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Reality TV Perpetuates the Stereotype of the Angry African American

A new study finds African Americans on reality television are more likely to be both the victim and perpetrator of verbal aggression.

When it comes to race and ethnicity, television cuts two ways. It can and has taught tolerance. It also continues to perpetuate stereotypes.

A new study of reality television suggests that much-derided genre falls on the negative side of the scale. It finds that, to a surprising degree, it relies on the stereotypes of the aggressively angry African American.

A comprehensive look at one week's work of popular reality shows found black contestants were "depicted as more verbally aggressive, and more likely to be the victims of verbal aggression, than other races/ethnicities," write Jack Glascock of Illinois State University and independent scholar Catherine Preston-Schreck.

This is driven by the fact that "African-American women were more likely than men to be involved in verbal aggression, both as aggressor and victim," they add.

The study, published in the Journal of Broadcasting and Electronic Media, examined "a composite week of the most popular prime-time broadcast and cable reality TV shows" at the beginning of the 2013–14 season. The researchers examined a single episode of 42 different shows, including The Amazing Race, Shark TankProject Runway, Duck Dynasty, Undercover Boss, and Top Chef.

They noted the gender and ethnicity of each character with a speaking part, as well as each incident of "verbal aggression." This included swearing, sarcasm, threats, mocking, ridiculing, "yelling or shouting," and "attacks on competence, character, background, and appearance."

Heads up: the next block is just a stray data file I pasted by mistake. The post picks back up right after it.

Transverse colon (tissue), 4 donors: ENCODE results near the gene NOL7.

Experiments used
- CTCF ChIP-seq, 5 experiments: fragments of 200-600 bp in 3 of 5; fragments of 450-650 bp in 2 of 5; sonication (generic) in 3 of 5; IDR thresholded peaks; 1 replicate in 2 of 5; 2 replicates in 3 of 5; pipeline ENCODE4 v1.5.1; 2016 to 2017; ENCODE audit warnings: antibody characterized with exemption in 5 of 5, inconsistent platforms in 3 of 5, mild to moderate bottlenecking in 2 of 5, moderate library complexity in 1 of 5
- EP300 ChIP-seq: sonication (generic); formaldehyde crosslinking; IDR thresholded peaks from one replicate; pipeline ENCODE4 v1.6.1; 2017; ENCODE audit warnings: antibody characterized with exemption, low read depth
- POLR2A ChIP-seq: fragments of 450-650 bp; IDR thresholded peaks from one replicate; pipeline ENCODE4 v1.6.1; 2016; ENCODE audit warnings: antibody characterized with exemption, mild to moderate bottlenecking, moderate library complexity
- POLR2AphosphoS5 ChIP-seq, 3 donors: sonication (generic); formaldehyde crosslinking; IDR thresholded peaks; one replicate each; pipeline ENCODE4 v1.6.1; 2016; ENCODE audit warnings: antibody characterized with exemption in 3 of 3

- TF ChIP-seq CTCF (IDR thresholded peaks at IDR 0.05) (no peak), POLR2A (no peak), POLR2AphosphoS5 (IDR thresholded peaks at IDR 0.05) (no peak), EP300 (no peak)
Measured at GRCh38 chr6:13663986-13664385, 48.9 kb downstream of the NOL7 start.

Not surprisingly, they found huge differences between shows; one program, Little Couple, had no verbal aggression at all, but another, Black Ink Crew, featured 97 such interactions in an hour-long episode. On average, the shows contained 19 verbally aggressive acts per hour, which is "comparable to that found for other genres of TV programming."

"Six shows—all docu-soaps—had primarily African-American casts, and contained 47.7 percent of all African-American characters in the sample," the researchers write. "These six shows portrayed significantly more verbal aggressiveness than all the other shows in the sample," including the other shows that followed soap-opera-like formulas.

This was largely due to the fact that black women were portrayed as verbally nastier than their white counterparts. White males were more likely than white females to engage in verbal aggression, but the opposite was true for black contestants.

As writer and activist Franchesca Ramsey has noted, the "sassy black woman" known for her aggressive behavior is a pervasive and demeaning stereotype. This research suggests reality television is one reason it refuses to die.